school was listening to this music or going to these things. They had
no idea it existed. But I loved that I had found something like that!
How and when did you start making records / playing records?
After going to those raves, I just started staying home after school
and working on mix tapes. Every day I would come home and spend hours
working on doing a mix. Once I had one I was happy with, I would send
it out to everyone and anyone. I was on some early rave message boards
and email lists, so I would try and find any promoters on there who
might be interested. I think the first thing I did was in a cafe in
downtown Baltimore. I had to bring my whole set up and sound system.
It was just during the day, and there was no one there, but I was so
nervous. My hands were shaking whenever I would try and cue up
records. On the second or third time I did that cafe gig, I remember
we set it up to broadcast online with real audio. That was probably
around 1996. I think only two friends listened, but I was psyched on
it. It was like "there might not be anyone at this cafe, but maybe
people will listen from home!"
Can you describe your transition from amateur music fan to full time DJ?
I was studying music at New York University and part of the deal with
that was interning for people for class credit. The first person I
interned for was the New York hip hop legend Steinski (of Double Dee &
Steinski "Lessons 1, 2, 3" fame). Steinski was and is one of the best
people I've met in New York. He just took me under his wing and taught
me about all kinds of different music. His record collection was
insane. One of the projects I had was to listen through all of his hip
hop records, tap out the BPM and then write it down on the record so
he could use it for mixing. What a lesson that was! The best part was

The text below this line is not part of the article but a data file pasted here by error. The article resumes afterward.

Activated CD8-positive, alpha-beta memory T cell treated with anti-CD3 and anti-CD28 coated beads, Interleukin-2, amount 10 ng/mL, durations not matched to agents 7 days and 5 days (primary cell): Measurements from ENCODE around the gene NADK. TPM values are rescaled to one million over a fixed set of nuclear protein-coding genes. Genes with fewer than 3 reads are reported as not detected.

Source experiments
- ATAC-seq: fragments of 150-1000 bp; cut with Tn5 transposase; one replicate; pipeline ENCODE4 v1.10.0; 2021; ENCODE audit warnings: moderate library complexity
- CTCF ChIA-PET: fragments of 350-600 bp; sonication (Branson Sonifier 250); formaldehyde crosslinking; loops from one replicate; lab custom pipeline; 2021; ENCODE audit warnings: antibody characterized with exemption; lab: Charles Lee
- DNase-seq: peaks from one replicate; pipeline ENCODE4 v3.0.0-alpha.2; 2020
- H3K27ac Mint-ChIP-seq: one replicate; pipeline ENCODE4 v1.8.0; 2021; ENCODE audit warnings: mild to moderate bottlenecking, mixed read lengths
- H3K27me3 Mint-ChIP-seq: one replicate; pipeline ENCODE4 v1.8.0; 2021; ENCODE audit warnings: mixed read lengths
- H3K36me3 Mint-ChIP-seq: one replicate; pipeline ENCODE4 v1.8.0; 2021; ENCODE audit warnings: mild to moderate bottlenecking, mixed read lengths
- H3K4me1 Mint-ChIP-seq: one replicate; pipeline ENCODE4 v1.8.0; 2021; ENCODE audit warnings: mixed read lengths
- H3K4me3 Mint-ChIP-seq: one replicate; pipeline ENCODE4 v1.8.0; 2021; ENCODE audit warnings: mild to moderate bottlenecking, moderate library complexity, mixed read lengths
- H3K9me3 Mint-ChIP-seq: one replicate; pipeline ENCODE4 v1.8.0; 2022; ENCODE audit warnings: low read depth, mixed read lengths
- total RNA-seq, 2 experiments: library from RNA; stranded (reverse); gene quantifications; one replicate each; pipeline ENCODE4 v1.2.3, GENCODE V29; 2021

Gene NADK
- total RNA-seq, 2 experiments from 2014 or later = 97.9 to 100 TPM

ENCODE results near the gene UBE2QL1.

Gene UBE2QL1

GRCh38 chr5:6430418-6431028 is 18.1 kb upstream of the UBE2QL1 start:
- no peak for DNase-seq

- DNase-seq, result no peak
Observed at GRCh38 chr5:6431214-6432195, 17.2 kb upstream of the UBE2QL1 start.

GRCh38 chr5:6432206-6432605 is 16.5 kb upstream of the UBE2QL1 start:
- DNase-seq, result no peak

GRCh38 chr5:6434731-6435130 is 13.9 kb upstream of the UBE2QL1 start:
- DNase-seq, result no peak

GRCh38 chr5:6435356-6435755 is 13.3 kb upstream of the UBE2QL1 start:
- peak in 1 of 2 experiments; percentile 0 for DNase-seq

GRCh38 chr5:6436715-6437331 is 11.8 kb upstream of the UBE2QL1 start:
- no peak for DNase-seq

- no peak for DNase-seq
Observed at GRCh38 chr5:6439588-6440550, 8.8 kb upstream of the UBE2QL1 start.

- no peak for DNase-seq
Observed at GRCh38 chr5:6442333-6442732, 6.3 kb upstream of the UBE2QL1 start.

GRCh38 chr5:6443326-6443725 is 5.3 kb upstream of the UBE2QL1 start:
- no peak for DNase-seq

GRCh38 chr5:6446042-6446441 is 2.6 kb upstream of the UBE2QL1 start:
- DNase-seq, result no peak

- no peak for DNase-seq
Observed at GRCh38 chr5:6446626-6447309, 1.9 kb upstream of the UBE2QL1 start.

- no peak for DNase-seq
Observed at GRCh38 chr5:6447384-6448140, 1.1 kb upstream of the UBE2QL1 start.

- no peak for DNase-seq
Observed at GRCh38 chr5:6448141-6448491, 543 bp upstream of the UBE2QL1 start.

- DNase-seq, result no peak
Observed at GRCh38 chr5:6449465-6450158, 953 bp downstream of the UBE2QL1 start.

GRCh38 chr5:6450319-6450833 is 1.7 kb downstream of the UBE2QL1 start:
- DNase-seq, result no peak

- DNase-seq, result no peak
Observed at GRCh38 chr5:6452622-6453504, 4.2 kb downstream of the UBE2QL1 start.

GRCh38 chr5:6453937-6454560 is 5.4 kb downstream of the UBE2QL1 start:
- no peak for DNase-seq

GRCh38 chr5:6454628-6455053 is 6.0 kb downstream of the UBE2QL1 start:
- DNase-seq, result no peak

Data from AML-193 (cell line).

that if I had any question about a record or a sample, he always had a
story to go with it. For me, when I moved to New York and met
Steinski, all I could think was this guy was the "New York City" I had
imagined in my head. He'd seen it all and there was no cookie cutter,
boring business going on which I was finding more and more of in New
York. Steinski also had a radio show on WFMU for a while called
Ralphi's Bop City, which I would listen to the DAT tapes he had of it
and was a big inspiration for my show.
After that I started DJing at this little bar on 3rd street between
Avenue B and C called Plant Bar. I was just doing the warm up set on
Thursdays. I would play from 7pm to 10pm before the real parties
started. The guy bartending there was Luke Jenner, the singer from The
Rapture and the bar back was Gorman from !!!/Chk Chk Chk. One day Luke
said to me "you've got to meet the guy producing our record. We call
him 'trip-hop Tim'." I was playing a lot of Mo' Wax records then, so
when I found out it was Tim Goldsworthy from UNKLE I was psyched.
Finally, one Thursday, I played my usual warm up set and then Marcus
Lambkin (Shit Robot) came over to start and told me how Tim and James